The Cuban government earlier this week announced that they will administer experimental Covid19 vaccines to nearly all residents of its capital Havana, come May.
This announcement comes as health officials conduct widespread interventional studies and late-stage trials.
This month, late-stage trials started for two of its five experimental jabs, called Soberana 2 and Abdala, which will be the first homegrown vaccines in the Latin American region if they are successful. These vaccines are separate from another shot that it has already dispensed to 150,000 of the city’s frontliners.
Health authorities further said that they can start applying for emergency use authorization for the two vaccines in June, which, if approved, could put them “on track to a more massive vaccination of the population,” said the health ministry’s director of science and technological innovation.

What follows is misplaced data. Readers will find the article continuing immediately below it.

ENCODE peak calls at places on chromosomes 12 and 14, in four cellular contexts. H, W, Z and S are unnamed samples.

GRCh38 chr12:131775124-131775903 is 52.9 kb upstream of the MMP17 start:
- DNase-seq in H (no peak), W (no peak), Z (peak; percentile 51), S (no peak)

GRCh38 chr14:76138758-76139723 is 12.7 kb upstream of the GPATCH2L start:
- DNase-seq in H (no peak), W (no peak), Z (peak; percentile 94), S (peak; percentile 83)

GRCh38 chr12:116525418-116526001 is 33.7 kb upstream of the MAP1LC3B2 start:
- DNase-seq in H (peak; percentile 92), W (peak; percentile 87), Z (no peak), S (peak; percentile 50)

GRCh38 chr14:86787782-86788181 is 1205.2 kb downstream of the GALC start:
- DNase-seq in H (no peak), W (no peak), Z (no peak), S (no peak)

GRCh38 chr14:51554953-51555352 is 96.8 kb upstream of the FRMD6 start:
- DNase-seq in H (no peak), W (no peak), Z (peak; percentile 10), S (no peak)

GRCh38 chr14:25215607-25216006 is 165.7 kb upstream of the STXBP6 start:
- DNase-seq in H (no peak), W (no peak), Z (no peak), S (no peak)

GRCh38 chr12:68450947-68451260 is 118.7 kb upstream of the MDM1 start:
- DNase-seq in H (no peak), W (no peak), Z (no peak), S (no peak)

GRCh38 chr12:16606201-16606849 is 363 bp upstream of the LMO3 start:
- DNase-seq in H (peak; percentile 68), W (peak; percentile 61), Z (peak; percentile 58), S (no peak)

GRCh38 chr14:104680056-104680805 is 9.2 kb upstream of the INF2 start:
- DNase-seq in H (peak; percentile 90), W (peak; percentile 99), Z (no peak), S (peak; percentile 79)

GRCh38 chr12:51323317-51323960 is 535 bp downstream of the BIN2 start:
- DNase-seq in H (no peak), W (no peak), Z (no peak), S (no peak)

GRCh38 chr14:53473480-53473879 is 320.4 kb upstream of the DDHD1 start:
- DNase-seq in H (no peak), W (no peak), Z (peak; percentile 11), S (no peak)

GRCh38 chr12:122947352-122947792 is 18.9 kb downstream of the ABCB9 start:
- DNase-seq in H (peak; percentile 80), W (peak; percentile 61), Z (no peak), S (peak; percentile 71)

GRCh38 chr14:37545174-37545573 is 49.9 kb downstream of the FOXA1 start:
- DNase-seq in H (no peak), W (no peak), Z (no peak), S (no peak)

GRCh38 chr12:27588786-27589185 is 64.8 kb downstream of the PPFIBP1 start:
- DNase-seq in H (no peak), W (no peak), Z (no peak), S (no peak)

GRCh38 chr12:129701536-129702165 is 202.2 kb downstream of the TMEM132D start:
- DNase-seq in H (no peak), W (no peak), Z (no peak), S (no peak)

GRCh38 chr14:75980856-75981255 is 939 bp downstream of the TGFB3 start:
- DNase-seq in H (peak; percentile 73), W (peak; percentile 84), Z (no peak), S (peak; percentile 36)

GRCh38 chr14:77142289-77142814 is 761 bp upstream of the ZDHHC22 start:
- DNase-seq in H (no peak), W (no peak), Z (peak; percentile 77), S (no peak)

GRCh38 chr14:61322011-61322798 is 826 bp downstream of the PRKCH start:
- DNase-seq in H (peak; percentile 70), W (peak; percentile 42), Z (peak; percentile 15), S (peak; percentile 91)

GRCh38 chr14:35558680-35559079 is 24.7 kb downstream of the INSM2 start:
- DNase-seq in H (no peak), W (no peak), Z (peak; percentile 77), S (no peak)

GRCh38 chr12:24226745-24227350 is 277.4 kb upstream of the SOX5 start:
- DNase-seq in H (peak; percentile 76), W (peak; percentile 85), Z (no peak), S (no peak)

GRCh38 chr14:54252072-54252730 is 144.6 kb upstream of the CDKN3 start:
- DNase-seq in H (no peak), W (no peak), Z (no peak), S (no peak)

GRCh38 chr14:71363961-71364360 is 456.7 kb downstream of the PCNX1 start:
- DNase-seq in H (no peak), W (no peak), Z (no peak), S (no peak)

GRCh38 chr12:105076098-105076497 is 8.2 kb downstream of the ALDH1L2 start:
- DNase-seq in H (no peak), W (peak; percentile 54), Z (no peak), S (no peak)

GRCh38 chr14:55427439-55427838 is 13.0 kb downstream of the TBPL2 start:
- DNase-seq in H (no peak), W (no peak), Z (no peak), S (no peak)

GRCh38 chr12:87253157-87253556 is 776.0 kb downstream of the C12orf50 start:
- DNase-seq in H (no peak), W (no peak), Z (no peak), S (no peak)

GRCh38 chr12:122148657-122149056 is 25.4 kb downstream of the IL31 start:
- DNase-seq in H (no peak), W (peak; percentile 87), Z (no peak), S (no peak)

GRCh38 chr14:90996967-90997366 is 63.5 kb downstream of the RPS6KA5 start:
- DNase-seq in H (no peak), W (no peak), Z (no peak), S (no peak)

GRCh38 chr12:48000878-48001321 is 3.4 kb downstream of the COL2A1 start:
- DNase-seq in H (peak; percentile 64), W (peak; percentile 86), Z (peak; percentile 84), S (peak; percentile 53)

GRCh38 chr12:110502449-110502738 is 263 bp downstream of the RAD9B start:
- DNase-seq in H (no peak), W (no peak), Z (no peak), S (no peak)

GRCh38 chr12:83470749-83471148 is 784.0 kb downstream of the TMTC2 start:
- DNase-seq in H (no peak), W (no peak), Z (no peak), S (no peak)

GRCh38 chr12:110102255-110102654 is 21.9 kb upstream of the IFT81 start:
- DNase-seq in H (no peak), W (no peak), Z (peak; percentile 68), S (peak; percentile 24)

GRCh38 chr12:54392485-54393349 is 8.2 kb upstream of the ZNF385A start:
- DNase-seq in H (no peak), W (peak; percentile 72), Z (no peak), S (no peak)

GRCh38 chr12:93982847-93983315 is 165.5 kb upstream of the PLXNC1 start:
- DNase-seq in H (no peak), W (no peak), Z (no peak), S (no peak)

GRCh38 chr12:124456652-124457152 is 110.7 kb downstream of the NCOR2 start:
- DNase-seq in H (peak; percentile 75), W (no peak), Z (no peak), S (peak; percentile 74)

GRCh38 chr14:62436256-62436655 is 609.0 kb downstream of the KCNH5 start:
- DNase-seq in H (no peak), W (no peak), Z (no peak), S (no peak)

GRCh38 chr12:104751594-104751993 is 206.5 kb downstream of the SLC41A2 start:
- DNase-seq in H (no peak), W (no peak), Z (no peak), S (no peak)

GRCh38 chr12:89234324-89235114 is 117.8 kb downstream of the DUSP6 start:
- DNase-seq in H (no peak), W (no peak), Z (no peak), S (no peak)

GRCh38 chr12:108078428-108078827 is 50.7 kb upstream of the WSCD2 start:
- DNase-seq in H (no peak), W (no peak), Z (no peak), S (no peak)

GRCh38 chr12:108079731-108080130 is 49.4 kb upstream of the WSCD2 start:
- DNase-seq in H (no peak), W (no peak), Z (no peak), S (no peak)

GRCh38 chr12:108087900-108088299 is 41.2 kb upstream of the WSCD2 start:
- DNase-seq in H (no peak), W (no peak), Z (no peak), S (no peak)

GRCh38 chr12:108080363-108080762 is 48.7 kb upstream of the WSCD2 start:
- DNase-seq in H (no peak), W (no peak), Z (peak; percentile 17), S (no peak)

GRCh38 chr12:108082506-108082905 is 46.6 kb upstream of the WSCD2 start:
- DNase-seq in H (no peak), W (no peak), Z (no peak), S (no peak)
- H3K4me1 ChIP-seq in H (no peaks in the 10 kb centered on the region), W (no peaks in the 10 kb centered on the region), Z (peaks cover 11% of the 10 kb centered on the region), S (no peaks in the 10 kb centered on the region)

This mass vaccination would begin with at-risk groups, particularly the senior citizen population and healthcare workers.
They are eyeing to have vaccinated 6 million citizens by August, and all of Cuba’s 11 million inhabitants by the end of the year.
This island nation had formed a large biotech sector due in part to a need for self-sufficiency after a United States trade ban. Venezuela and Iran, also countries facing US penalties, have said that they will also trial the Cuban vaccines.
Since the beginning of the pandemic, Cuba has logged over 68,000 cases and more than 400 deaths, one of the lowest rates in the world per capita.